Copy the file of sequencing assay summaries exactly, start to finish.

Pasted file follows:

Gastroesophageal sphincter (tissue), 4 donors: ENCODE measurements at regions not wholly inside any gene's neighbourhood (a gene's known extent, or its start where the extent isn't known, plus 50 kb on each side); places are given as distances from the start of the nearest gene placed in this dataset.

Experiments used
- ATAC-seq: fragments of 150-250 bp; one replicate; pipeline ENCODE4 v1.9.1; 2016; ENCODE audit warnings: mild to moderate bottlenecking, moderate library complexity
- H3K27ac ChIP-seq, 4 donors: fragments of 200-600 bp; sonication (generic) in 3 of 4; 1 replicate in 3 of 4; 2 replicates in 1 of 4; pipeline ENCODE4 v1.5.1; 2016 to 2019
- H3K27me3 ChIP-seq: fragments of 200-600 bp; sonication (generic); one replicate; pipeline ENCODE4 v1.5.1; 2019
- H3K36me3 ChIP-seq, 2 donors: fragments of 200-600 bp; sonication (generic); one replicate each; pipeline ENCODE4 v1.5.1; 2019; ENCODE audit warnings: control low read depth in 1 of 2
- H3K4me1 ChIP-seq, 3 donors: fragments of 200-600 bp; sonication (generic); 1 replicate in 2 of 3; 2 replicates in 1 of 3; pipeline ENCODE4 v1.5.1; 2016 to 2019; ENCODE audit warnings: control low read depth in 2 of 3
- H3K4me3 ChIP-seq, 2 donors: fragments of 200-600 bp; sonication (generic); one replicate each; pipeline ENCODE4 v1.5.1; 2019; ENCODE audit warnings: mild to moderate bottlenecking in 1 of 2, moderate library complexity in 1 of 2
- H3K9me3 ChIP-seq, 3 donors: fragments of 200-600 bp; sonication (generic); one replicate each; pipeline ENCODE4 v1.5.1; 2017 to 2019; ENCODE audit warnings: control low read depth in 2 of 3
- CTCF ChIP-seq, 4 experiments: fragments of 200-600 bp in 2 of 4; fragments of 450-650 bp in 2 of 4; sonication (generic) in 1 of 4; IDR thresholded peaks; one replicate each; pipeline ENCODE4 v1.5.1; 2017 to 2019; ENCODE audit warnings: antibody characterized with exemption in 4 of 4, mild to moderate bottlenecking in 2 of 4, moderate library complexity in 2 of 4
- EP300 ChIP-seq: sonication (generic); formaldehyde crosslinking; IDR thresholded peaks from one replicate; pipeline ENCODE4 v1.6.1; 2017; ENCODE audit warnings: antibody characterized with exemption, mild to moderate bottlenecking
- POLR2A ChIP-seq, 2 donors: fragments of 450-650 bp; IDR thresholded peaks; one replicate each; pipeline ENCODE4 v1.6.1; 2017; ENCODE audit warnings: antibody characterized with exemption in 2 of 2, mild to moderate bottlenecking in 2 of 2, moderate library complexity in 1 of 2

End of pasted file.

Gastroesophageal sphincter (tissue), 4 donors: ENCODE measurements at regions not wholly inside any gene's neighbourhood (a gene's known extent, or its start where the extent isn't known, plus 50 kb on each side); places are given as distances from the start of the nearest gene placed in this dataset.

Experiments used
- ATAC-seq: fragments of 150-250 bp; one replicate; pipeline ENCODE4 v1.9.1; 2016; ENCODE audit warnings: mild to moderate bottlenecking, moderate library complexity
- H3K27ac ChIP-seq, 4 donors: fragments of 200-600 bp; sonication (generic) in 3 of 4; 1 replicate in 3 of 4; 2 replicates in 1 of 4; pipeline ENCODE4 v1.5.1; 2016 to 2019
- H3K27me3 ChIP-seq: fragments of 200-600 bp; sonication (generic); one replicate; pipeline ENCODE4 v1.5.1; 2019
- H3K36me3 ChIP-seq, 2 donors: fragments of 200-600 bp; sonication (generic); one replicate each; pipeline ENCODE4 v1.5.1; 2019; ENCODE audit warnings: control low read depth in 1 of 2
- H3K4me1 ChIP-seq, 3 donors: fragments of 200-600 bp; sonication (generic); 1 replicate in 2 of 3; 2 replicates in 1 of 3; pipeline ENCODE4 v1.5.1; 2016 to 2019; ENCODE audit warnings: control low read depth in 2 of 3
- H3K4me3 ChIP-seq, 2 donors: fragments of 200-600 bp; sonication (generic); one replicate each; pipeline ENCODE4 v1.5.1; 2019; ENCODE audit warnings: mild to moderate bottlenecking in 1 of 2, moderate library complexity in 1 of 2
- H3K9me3 ChIP-seq, 3 donors: fragments of 200-600 bp; sonication (generic); one replicate each; pipeline ENCODE4 v1.5.1; 2017 to 2019; ENCODE audit warnings: control low read depth in 2 of 3
- CTCF ChIP-seq, 4 experiments: fragments of 200-600 bp in 2 of 4; fragments of 450-650 bp in 2 of 4; sonication (generic) in 1 of 4; IDR thresholded peaks; one replicate each; pipeline ENCODE4 v1.5.1; 2017 to 2019; ENCODE audit warnings: antibody characterized with exemption in 4 of 4, mild to moderate bottlenecking in 2 of 4, moderate library complexity in 2 of 4
- EP300 ChIP-seq: sonication (generic); formaldehyde crosslinking; IDR thresholded peaks from one replicate; pipeline ENCODE4 v1.6.1; 2017; ENCODE audit warnings: antibody characterized with exemption, mild to moderate bottlenecking
- POLR2A ChIP-seq, 2 donors: fragments of 450-650 bp; IDR thresholded peaks; one replicate each; pipeline ENCODE4 v1.6.1; 2017; ENCODE audit warnings: antibody characterized with exemption in 2 of 2, mild to moderate bottlenecking in 2 of 2, moderate library complexity in 1 of 2